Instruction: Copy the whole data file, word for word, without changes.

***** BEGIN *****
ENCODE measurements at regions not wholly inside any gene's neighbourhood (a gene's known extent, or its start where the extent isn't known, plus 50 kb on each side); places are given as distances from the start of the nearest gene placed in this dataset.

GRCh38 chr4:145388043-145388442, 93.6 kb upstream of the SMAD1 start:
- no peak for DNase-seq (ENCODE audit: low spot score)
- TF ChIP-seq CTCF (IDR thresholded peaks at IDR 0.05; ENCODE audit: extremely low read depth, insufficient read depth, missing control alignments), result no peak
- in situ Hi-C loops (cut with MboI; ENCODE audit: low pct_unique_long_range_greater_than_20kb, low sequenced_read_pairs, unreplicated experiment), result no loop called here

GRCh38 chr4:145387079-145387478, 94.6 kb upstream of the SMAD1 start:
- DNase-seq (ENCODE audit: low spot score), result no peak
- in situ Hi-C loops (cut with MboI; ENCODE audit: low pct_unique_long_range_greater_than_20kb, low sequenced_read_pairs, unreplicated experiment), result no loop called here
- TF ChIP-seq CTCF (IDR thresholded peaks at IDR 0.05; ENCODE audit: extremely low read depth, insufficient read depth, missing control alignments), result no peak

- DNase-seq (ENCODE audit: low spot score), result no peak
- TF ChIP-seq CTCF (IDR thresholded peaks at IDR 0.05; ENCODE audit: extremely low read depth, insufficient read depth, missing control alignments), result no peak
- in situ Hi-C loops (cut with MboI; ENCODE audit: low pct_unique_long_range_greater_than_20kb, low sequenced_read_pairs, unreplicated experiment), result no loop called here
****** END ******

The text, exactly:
ENCODE measurements at regions not wholly inside any gene's neighbourhood (a gene's known extent, or its start where the extent isn't known, plus 50 kb on each side); places are given as distances from the start of the nearest gene placed in this dataset.

GRCh38 chr4:145388043-145388442, 93.6 kb upstream of the SMAD1 start:
- no peak for DNase-seq (ENCODE audit: low spot score)
- TF ChIP-seq CTCF (IDR thresholded peaks at IDR 0.05; ENCODE audit: extremely low read depth, insufficient read depth, missing control alignments), result no peak
- in situ Hi-C loops (cut with MboI; ENCODE audit: low pct_unique_long_range_greater_than_20kb, low sequenced_read_pairs, unreplicated experiment), result no loop called here

GRCh38 chr4:145387079-145387478, 94.6 kb upstream of the SMAD1 start:
- DNase-seq (ENCODE audit: low spot score), result no peak
- in situ Hi-C loops (cut with MboI; ENCODE audit: low pct_unique_long_range_greater_than_20kb, low sequenced_read_pairs, unreplicated experiment), result no loop called here
- TF ChIP-seq CTCF (IDR thresholded peaks at IDR 0.05; ENCODE audit: extremely low read depth, insufficient read depth, missing control alignments), result no peak

- DNase-seq (ENCODE audit: low spot score), result no peak
- TF ChIP-seq CTCF (IDR thresholded peaks at IDR 0.05; ENCODE audit: extremely low read depth, insufficient read depth, missing control alignments), result no peak
- in situ Hi-C loops (cut with MboI; ENCODE audit: low pct_unique_long_range_greater_than_20kb, low sequenced_read_pairs, unreplicated experiment), result no loop called here